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Facts vs. Perceptions in Trayvon Martin Coverage

By Ben L. Kaufman · July 23rd, 2013 · On Second Thought
onsecondthought
The trial of George Zimmerman, who admits to shooting Trayvon Martin to death, offers lessons to journalists.

First, stick to the facts. Perceptions are not facts. 

If we ignore partisan and often self-serving polemics, his acquittal reminds us that according to the law, not all homicides are “murder.” It’s also sloppy, inaccurate journalism to call every killing a murder. Homicide isn’t murder until someone is convicted of murder. Zimmerman called it self-defense, and even Zimmerman’s prosecutor said Martin’s death might have been manslaughter.

Another lesson arises from our national need to categorize events by race. Obama didn’t help with his comment last year: "If I had a son, he'd look like Trayvon." After that, everyone could be sure this would be another race case, regardless of evidence heard in court. Obama’s post-verdict remarks were no better, keeping race foremost.  

News stories and commentaries consistently characterized Martin’s death as a black teen killed by a shooter who wasn’t black. Reported comments used that to justify outrage as though it was worse than myriad young black men killing other young black men.  

Coincidentally, Zimmerman confused observers. Maybe it was his family name. I have no idea what race category Zimmerman would embrace. Some stories and commentaries called him white. Then some journalists and commentators carelessly substituted “Hispanic” as though it is a race. At least it was something to call him. 

The 2010 U.S. Census asked respondents their race and whether they were Hispanic. If the answer to Hispanic was yes, the Census asked whether each respondent was “Mexican, Mexican American, Chicano,” “Puerto Rican,” “Cuban” or “another Hispanic, Latino or Spanish origin . . . for example, Argentinian, Colombian, Dominican, Nicaraguan, Salvadoran, Spaniard and so on.”  

That’s because “Hispanic” is a cultural, linguistic, geographic or ethnic description.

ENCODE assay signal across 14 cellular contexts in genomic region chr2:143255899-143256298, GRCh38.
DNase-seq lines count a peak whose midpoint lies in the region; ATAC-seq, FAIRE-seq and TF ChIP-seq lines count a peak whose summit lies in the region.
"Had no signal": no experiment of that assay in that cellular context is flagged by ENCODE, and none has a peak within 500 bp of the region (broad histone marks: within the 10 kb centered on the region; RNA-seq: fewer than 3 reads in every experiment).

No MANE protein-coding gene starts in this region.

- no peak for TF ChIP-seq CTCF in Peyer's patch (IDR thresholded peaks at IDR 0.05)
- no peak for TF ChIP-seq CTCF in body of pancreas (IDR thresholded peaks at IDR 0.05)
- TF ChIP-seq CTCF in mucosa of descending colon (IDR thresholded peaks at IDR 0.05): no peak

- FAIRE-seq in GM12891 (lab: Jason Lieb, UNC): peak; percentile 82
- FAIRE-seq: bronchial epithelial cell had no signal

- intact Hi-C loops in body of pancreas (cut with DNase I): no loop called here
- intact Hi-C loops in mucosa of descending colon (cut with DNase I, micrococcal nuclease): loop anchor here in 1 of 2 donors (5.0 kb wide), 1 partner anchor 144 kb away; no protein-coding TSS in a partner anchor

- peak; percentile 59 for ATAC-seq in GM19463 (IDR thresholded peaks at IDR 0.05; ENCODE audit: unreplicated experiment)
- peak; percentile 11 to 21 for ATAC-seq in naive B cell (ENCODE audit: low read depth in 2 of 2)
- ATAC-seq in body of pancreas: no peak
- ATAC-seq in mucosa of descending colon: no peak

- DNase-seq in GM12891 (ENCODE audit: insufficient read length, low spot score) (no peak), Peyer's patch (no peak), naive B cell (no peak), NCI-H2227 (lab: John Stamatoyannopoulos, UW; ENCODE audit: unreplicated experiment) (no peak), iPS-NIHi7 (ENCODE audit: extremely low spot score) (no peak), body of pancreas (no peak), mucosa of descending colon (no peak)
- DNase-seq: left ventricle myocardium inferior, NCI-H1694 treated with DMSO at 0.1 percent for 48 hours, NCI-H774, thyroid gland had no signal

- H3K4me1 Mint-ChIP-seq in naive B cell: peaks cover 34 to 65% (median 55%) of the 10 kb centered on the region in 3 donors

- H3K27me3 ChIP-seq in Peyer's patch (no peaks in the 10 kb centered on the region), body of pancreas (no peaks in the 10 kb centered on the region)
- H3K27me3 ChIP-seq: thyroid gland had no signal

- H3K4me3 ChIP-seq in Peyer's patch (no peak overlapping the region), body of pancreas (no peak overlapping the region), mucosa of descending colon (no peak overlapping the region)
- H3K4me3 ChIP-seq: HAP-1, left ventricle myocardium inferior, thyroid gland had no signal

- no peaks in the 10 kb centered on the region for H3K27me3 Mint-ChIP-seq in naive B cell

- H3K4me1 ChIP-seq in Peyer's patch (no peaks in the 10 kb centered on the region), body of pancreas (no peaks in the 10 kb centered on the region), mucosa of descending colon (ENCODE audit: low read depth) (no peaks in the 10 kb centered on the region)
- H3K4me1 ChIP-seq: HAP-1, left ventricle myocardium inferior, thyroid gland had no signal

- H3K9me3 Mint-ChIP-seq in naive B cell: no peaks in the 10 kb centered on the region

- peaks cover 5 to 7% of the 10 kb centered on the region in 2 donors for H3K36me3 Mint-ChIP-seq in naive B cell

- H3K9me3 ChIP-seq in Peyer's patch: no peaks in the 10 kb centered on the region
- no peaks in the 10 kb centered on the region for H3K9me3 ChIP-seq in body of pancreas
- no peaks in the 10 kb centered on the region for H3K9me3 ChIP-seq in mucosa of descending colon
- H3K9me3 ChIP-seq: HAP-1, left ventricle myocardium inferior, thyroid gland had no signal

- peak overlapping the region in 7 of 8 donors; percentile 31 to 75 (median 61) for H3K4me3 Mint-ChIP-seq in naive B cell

Hispanics can belong to any racial group: think Florida Sen. Marco Rubio and the Reds’ Aroldis Chapman. Equating Hispanic with race reminds me of the old cliché about civil rights activists: “black, white and Jewish.”

(Brazilians are not Hispanics; their heritage is Portuguese, not Spanish.) 

Labeling Zimmerman racially and/or ethnically also betrayed bias in the mainstream news media. By and large, journalists timidly failed to identify him by color or ethnicity but they never failed to identify Trayvon Martin as African-American, most often as “unarmed black teenager.” 

But can you remember any story that described the admitted shooter as an “olive-skinned Hispanic” or “brown-skinned Hispanic”? If Martin’s race was central to the event — and I’m not persuaded it was — so was Zimmerman’s ethnicity. 

As if to remind readers of the perceived injustice, the Enquirer story about a local post-verdict protest demonstration identified Zimmerman as Hispanic and Martin as black. 

Still another lesson arises from what defense attorneys call “over-charging.” It’s a great public relations ploy by elected prosecutors. If you don’t believe it’s manipulative, look at the final lesser charge to which most defendants plead or are convicted. 

Even Zimmerman’s prosecutors acknowledged over-charging when they — not the defense — asked the judge to let jurors consider the lesser charge of manslaughter. 

In this case, overzealous prosecutors, responding to public outcry, charged second-degree murder. And they couldn’t prove it even though Zimmerman admitted to killing Martin.  

Findlaw.com says this about second-degree murder in Florida: “To prove second-degree murder, a prosecutor must show that the defendant acted according to a ‘depraved mind’ without regard for human life. Florida state laws permit the prosecution of second-degree murder when the killing lacked premeditation or planning, but the defendant acted with enmity toward the victim or the two had an ongoing interaction or relationship. Unlike first-degree murder, second-degree murder does not necessarily require proof of the defendant's intent to kill.” 

If Zimmerman is guilty of anything, it was prosecutors, not jurors, who let him walk free. That kind of over-charging isn’t alien to Hamilton County, but it too rarely is questioned by reporters, especially when pleas to lesser charges are accepted by prosecutors and judges. 

Journalists also should resist efforts to manipulate us into acting as publicists for predictable activists who use Martin’s killing and Zimmerman’s verdict to advance their agendas. 

Just as we increasingly use caution in publicizing the gruesome anti-gay signs displayed at military funerals by Pastor Fred Phelps’ followers from Westboro Baptist Church, we should ask what is newsworthy about Jesse Jackson and Al Sharpton leading a protest. 

Stand your ground, handgun-control and conceal-carry advocates are no more newsworthy, piggy-backing on this killing and verdict.